I need to check the ambient temperature around the tank, there might be a "pooling" of warmer air there. A ceiling fan to disperse the air around the room a little might be in order.

The ammonia levels were the same before, during, and after the event.
95% of the top is covered. Just a few gaps around the filter return (a rear-mounted power filter).

I was very slow to add the ice cubes. One or two at a time, and the fish were all at the bottom, breathing hard like they were all about to croak.

I dunno.
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Old 03-15-2006, 08:38 PM   #6
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get the cover off the tank. That is going to be your problem and it will probably cause problems with ph down the road.As Fluff stated, 82-83 is not too hot for the fish, but if it rose quickly, that could be detrimental. Sometimes it is easier to maintain a tank in the low 80's that to struggle to keep it 78. The breathing hard thing sounds like ammonia poisoning to me as well.
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Old 03-16-2006, 11:13 AM   #7
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For some reason I thought it was better to cover as much of the tank as possible...

The tank was at 78 deg steady all day, with the heater off, and of course, 40 deg outside. Temperature of the house is a pretty stable 75-76 all year long.

I'll pull off some parts of the cover until the temp gets a little more controllable.
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Old 03-16-2006, 11:59 AM   #8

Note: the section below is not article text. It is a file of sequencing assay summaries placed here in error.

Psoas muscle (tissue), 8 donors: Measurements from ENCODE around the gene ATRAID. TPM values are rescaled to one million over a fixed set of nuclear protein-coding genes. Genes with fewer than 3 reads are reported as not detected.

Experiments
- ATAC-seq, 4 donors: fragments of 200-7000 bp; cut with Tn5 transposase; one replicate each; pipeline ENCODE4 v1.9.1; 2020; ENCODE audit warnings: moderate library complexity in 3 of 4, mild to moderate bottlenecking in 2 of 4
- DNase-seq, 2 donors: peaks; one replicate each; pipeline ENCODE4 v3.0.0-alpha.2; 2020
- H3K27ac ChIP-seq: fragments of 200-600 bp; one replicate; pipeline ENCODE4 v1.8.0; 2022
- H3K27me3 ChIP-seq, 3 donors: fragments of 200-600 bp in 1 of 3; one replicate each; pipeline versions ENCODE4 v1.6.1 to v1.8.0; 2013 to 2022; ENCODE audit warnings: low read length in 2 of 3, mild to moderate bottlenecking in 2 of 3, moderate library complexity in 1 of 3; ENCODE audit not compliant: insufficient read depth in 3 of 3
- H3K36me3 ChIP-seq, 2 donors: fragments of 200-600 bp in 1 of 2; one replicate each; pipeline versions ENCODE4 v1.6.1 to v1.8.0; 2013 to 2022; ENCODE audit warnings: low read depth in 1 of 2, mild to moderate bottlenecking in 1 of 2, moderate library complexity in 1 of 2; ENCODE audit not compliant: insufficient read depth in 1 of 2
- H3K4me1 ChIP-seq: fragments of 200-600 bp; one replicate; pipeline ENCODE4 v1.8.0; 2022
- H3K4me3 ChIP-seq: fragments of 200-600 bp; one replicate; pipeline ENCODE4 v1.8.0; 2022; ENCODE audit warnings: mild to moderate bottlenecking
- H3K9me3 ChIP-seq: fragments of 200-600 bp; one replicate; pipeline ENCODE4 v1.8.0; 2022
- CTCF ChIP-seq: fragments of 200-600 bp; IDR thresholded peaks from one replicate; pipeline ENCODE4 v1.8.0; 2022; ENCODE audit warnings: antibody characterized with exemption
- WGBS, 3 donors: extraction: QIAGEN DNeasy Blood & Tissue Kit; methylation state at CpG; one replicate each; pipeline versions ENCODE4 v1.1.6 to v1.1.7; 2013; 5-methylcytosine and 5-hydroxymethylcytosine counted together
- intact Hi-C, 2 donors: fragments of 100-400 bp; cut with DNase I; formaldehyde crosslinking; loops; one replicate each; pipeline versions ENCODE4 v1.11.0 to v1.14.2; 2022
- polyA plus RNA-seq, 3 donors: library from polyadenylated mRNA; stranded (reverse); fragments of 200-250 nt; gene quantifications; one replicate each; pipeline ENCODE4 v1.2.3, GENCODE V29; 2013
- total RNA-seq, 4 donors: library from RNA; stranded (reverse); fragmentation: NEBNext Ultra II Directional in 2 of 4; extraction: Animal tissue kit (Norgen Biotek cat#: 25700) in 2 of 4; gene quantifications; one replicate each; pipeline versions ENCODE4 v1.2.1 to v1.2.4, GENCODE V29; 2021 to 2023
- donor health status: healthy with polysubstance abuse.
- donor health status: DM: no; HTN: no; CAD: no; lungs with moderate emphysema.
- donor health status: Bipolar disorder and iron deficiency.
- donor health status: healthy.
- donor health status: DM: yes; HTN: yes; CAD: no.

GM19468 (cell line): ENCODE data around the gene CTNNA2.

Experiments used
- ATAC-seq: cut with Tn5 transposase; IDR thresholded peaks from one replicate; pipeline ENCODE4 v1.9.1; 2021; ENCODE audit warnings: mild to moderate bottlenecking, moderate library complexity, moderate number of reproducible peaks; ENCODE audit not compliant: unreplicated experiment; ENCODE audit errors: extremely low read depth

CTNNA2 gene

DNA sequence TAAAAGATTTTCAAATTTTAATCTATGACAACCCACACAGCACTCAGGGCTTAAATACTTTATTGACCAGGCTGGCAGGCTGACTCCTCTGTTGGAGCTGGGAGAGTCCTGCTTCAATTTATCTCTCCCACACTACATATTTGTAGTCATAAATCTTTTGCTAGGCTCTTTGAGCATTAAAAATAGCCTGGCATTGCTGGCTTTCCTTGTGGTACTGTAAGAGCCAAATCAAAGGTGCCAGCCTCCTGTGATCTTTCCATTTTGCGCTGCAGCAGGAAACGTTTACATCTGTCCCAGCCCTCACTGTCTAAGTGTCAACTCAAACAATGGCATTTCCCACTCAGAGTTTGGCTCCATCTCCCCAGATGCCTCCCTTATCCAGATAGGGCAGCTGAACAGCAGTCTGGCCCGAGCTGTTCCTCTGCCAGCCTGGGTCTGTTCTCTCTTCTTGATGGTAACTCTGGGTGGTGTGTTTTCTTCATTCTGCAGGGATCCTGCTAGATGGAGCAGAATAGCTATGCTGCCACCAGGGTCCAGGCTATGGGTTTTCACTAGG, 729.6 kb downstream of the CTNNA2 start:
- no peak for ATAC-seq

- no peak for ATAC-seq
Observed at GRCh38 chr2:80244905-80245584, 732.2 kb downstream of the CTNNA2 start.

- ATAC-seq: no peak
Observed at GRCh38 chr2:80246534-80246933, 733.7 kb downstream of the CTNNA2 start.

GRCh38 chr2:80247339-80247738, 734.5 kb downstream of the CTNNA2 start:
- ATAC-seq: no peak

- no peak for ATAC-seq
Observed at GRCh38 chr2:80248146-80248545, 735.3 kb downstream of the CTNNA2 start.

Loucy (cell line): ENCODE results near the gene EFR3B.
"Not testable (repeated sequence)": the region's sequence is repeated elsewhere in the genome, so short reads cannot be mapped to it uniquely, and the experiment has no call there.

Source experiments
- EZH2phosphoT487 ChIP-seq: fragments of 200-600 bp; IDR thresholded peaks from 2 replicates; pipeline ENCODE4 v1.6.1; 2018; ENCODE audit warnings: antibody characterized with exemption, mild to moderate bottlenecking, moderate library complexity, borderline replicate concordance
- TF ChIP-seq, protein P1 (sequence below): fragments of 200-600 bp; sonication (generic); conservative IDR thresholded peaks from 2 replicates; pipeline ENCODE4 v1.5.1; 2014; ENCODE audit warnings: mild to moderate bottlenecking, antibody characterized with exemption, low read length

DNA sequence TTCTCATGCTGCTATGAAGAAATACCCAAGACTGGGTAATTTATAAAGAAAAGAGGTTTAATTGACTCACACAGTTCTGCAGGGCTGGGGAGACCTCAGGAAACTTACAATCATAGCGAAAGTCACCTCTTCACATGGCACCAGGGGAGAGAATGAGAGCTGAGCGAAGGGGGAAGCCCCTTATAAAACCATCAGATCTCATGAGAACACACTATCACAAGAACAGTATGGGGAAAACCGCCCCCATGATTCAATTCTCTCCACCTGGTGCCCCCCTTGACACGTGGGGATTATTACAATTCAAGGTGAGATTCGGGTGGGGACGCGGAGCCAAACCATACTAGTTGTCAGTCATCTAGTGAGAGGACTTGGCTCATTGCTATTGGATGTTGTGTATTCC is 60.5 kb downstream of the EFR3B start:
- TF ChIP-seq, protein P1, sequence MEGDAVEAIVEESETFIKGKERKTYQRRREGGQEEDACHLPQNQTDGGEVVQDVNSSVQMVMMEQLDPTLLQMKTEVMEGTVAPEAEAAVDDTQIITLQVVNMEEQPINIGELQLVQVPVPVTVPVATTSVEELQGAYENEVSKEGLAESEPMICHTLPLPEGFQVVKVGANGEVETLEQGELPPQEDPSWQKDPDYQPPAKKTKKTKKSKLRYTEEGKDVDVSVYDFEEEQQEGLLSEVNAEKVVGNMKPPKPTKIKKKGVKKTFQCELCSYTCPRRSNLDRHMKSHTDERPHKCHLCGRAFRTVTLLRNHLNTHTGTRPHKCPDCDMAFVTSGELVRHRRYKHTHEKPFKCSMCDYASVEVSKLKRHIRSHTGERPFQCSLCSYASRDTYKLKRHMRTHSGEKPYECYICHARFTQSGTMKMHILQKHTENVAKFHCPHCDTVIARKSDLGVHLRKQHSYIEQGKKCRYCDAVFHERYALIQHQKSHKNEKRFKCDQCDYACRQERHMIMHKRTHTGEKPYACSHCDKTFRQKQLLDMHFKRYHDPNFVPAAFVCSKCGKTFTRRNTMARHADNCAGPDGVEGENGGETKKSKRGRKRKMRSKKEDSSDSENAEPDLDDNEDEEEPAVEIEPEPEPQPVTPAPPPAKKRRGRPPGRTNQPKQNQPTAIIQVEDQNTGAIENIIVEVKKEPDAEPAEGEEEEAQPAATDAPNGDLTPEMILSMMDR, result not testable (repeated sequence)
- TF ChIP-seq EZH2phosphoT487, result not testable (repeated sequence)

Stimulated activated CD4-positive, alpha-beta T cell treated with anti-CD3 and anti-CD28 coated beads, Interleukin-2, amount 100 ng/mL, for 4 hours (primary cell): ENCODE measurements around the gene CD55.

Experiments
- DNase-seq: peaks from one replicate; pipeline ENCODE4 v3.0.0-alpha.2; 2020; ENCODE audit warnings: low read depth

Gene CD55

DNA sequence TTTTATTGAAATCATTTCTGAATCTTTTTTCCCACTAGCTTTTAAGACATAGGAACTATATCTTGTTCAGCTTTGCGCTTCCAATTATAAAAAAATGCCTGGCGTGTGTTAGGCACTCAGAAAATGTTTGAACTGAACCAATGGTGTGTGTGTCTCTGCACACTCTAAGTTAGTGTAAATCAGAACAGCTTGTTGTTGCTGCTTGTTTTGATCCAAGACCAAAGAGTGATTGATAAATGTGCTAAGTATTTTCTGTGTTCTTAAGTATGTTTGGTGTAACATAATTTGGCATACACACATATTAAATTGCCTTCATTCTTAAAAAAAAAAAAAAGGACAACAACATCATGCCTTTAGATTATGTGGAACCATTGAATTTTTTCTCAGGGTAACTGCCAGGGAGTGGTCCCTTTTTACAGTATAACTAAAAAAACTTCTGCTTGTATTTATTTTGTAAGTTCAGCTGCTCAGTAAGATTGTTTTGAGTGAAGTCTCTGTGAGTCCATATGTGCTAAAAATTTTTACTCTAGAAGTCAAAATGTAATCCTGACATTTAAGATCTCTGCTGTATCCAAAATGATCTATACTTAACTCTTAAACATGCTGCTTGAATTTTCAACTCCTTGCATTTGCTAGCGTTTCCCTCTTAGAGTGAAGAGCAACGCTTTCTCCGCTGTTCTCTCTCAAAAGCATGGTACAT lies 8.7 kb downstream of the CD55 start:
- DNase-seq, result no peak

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I think covering the top of ur tank will also increase the tank's temp. if u have strong light. If ur afraid of ur fishes jumping out of the tank (firefish for example), get some kind of net to cover the top.

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Old 03-16-2006, 03:27 PM   #9
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I don't think my little damsels are that adventurous to get out of the tank, but I've seen them pop up out of the water a bit. They can get pretty worked up though. A screen would be handy to keep my St. Bernards hair out (he sheds like mad in the spring).

I didnt' know the cover could cause pH problems, but it makes sense, if gasses are trapped and fresh air isn't circulating.

The design of my light canopy really prevents me from removing the cover entirely. Its kind of a single-purpose system, a framework that holds the lift-up doors, the light canopy, and two long clear plastic strips which can be modified to fit around the plumbing in the back. I've already removed those, and in the last few hours I've already noticed the heater kicking on more often to keep the temp at 78.

The cover wasn't air-tight by any means, but I can definately feel warmer air in there when I lift the access doors, meaning air is trapped inside somewhat.

This is a FOWLR system, so the lights aren't very intense - 2 48" 32W tubes that came with. They're not producing much heat either (compared to higher-wattage bulbs I've seen).

The light system sets on top of the cover, which has 2 lift-up doors in front for feeding and access. Standard fish store setup. I could modify the doors, cutting away the solid portion of the surface, and replace with a screen - that would look pretty decent if I can cut it cleanly.
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Old 03-16-2006, 09:07 PM   #10
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Ammonia becomes more toxic as temperature and pH rises, esp. pH. The pH will increase as the temp increases. These two factors will cause a shift towards the production of a more toxic form of ammonia ion.

So indirectly the temperature change may have caused the stress and death, but as others have said, the temp was not out of normal range for your fish. Your tank is still young and the nitrifying bacteria are still being established so I would say that the tank may not be able handle the rapid shift in the water chemistry yet.

Good luck